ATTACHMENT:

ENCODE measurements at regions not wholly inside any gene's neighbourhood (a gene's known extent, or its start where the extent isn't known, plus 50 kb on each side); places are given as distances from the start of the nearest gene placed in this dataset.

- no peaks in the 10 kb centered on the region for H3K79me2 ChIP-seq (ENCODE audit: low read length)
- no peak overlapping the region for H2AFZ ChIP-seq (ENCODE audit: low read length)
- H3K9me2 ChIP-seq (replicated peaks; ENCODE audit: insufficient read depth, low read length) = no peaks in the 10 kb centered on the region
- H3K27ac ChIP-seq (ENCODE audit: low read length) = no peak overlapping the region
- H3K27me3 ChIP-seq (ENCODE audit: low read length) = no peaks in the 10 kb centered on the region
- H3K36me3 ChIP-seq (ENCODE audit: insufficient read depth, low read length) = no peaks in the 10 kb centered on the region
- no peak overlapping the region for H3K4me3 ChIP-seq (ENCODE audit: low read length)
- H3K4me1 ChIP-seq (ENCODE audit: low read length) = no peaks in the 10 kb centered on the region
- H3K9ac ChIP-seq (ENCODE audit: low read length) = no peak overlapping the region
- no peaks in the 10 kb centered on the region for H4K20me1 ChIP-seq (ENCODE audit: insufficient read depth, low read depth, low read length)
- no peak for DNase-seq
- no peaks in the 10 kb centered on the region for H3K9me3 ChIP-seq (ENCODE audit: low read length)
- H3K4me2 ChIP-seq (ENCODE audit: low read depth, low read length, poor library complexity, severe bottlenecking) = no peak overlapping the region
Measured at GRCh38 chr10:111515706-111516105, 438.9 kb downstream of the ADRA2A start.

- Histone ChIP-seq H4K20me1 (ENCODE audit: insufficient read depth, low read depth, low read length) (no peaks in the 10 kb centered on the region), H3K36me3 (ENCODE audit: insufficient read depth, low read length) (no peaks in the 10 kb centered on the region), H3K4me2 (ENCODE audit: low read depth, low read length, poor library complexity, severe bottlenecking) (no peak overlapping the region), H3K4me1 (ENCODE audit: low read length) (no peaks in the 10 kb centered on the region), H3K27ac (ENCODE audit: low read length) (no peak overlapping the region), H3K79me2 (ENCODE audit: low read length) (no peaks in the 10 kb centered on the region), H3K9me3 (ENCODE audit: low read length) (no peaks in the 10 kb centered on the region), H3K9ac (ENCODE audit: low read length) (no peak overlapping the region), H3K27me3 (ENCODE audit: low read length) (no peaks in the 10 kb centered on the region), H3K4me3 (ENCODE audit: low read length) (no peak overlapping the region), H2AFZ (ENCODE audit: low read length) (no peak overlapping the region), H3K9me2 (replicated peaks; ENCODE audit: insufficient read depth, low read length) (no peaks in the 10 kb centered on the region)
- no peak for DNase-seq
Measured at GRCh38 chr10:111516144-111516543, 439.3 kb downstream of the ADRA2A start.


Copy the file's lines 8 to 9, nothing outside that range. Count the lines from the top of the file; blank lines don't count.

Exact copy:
- no peak overlapping the region for H3K4me3 ChIP-seq (ENCODE audit: low read length)
- H3K4me1 ChIP-seq (ENCODE audit: low read length) = no peaks in the 10 kb centered on the region